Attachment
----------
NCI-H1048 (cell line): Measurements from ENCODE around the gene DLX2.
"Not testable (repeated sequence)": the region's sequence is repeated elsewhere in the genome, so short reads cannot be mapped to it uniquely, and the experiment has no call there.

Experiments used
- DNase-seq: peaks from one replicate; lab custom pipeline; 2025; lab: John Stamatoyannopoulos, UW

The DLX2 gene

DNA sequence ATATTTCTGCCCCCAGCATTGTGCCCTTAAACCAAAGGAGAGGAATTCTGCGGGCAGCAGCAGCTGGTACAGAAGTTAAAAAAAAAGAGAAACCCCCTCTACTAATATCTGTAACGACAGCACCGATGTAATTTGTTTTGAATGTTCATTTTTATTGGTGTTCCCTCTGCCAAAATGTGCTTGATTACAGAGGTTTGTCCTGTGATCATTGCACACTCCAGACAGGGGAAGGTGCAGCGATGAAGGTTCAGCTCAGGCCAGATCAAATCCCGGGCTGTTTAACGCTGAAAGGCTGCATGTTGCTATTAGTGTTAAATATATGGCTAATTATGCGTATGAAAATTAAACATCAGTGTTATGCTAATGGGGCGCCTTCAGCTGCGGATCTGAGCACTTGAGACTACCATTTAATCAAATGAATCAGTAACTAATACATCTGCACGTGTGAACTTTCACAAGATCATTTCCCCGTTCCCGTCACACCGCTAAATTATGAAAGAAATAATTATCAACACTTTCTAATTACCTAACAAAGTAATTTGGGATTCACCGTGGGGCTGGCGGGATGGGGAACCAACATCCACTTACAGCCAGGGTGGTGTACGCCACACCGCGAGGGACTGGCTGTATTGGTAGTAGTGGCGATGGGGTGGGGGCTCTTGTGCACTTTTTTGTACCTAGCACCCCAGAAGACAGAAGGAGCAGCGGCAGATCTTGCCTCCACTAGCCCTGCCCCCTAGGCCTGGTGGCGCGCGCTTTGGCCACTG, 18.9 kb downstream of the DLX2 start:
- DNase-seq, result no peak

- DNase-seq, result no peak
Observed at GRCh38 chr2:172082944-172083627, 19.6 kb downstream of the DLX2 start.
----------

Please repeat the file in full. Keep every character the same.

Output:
NCI-H1048 (cell line): Measurements from ENCODE around the gene DLX2.
"Not testable (repeated sequence)": the region's sequence is repeated elsewhere in the genome, so short reads cannot be mapped to it uniquely, and the experiment has no call there.

Experiments used
- DNase-seq: peaks from one replicate; lab custom pipeline; 2025; lab: John Stamatoyannopoulos, UW

The DLX2 gene

DNA sequence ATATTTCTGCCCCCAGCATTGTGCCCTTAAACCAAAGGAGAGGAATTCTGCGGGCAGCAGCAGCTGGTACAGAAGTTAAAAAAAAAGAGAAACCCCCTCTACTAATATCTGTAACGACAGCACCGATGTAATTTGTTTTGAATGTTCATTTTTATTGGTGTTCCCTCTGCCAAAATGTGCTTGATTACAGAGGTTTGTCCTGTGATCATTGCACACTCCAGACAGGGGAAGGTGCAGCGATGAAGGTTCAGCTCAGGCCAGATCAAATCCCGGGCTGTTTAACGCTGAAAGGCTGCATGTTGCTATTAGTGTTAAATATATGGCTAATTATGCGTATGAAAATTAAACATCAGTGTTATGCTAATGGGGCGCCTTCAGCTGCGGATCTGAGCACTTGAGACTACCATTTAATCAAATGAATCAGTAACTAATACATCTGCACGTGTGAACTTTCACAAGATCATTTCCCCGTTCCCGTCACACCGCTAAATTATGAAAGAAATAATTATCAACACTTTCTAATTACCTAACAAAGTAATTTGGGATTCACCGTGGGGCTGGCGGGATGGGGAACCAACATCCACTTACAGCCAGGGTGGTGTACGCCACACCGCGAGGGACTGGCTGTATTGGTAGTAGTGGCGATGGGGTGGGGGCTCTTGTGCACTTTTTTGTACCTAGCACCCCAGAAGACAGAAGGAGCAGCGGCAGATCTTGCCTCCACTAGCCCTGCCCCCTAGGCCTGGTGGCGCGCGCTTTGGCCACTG, 18.9 kb downstream of the DLX2 start:
- DNase-seq, result no peak

- DNase-seq, result no peak
Observed at GRCh38 chr2:172082944-172083627, 19.6 kb downstream of the DLX2 start.